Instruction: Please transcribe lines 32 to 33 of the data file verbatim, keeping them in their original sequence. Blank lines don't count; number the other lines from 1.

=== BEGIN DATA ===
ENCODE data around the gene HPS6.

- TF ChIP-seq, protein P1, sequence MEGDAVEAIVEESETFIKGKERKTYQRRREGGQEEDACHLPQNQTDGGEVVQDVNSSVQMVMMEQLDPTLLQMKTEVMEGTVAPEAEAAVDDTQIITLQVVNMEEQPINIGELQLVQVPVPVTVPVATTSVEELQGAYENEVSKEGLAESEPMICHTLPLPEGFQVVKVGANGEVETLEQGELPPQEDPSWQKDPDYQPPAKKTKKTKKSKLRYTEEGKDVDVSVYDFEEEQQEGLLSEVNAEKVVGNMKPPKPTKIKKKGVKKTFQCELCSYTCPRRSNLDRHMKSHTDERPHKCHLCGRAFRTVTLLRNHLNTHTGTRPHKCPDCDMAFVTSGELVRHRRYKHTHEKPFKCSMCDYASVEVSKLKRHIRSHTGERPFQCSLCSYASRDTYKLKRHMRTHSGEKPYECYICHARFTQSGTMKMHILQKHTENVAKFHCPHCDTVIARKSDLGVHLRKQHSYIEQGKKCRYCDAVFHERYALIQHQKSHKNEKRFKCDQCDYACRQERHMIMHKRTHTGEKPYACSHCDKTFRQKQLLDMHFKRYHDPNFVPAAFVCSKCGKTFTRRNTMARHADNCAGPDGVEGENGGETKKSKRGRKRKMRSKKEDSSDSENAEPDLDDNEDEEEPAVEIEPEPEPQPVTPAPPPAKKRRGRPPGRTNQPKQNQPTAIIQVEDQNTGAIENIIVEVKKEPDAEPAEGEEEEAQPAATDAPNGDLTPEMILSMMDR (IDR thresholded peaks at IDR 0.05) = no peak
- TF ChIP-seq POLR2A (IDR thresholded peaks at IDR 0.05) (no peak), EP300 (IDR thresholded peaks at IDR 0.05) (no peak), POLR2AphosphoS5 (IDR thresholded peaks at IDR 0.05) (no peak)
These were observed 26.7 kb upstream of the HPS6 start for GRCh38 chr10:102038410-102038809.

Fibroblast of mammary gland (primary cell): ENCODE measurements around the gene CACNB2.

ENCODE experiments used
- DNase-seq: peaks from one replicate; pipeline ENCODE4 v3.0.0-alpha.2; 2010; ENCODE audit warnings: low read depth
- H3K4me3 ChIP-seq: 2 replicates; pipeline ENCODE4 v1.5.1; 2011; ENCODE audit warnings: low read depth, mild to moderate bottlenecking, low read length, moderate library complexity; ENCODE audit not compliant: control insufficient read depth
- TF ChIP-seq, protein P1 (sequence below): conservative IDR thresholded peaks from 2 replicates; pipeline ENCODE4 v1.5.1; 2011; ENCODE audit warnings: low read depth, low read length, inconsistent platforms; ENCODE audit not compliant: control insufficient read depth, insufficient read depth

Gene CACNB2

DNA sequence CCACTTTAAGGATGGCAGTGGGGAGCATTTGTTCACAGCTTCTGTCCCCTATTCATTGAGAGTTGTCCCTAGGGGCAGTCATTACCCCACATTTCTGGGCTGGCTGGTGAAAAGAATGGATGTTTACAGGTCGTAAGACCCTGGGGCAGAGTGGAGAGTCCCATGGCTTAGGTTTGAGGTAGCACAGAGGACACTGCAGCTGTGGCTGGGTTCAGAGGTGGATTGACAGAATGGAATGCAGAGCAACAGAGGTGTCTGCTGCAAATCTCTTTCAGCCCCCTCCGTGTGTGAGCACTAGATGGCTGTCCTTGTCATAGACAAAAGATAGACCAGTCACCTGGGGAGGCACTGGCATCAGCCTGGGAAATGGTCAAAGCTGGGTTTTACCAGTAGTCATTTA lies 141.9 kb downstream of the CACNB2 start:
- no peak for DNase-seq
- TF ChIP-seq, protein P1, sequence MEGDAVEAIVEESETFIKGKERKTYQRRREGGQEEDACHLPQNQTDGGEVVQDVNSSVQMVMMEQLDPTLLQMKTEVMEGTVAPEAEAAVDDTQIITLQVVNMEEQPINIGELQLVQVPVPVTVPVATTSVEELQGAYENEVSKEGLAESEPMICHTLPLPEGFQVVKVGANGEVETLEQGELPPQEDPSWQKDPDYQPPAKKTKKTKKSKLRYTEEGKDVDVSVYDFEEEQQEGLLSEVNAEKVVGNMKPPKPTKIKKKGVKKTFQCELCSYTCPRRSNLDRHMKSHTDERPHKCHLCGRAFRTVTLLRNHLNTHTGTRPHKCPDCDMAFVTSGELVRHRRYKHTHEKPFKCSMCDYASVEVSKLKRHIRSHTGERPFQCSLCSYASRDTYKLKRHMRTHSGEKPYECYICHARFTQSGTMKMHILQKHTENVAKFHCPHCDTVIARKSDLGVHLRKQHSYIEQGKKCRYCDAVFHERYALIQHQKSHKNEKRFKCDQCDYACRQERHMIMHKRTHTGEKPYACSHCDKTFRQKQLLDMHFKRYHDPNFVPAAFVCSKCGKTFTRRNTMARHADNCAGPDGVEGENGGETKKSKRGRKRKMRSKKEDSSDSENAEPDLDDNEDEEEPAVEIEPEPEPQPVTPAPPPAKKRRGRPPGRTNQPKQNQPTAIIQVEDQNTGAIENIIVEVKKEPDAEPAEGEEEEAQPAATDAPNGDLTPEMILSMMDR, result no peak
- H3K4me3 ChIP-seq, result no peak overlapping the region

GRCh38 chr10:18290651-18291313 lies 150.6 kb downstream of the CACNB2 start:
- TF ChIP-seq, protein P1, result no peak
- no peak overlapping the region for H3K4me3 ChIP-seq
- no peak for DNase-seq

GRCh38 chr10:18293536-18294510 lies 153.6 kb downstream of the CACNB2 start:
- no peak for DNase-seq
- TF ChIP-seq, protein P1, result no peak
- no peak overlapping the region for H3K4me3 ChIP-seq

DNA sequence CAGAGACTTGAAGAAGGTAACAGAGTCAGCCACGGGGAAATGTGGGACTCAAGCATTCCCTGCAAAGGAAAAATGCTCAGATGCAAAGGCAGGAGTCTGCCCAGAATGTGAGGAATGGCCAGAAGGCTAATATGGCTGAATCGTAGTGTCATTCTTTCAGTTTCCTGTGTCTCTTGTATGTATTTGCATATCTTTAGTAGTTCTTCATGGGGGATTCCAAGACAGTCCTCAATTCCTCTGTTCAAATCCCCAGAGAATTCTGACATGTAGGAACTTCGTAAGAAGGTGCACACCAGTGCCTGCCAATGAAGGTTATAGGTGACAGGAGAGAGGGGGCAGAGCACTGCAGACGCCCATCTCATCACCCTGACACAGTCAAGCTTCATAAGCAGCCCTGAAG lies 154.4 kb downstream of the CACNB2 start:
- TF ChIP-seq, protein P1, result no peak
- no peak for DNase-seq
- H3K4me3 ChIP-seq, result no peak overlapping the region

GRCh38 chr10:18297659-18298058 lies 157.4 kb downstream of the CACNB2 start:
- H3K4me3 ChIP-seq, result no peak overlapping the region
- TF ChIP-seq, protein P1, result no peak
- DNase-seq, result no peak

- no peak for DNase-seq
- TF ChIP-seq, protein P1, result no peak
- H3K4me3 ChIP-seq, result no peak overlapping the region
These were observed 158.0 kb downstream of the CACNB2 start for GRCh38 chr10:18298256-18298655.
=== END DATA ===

- TF ChIP-seq, protein P1, result no peak
- H3K4me3 ChIP-seq, result no peak overlapping the region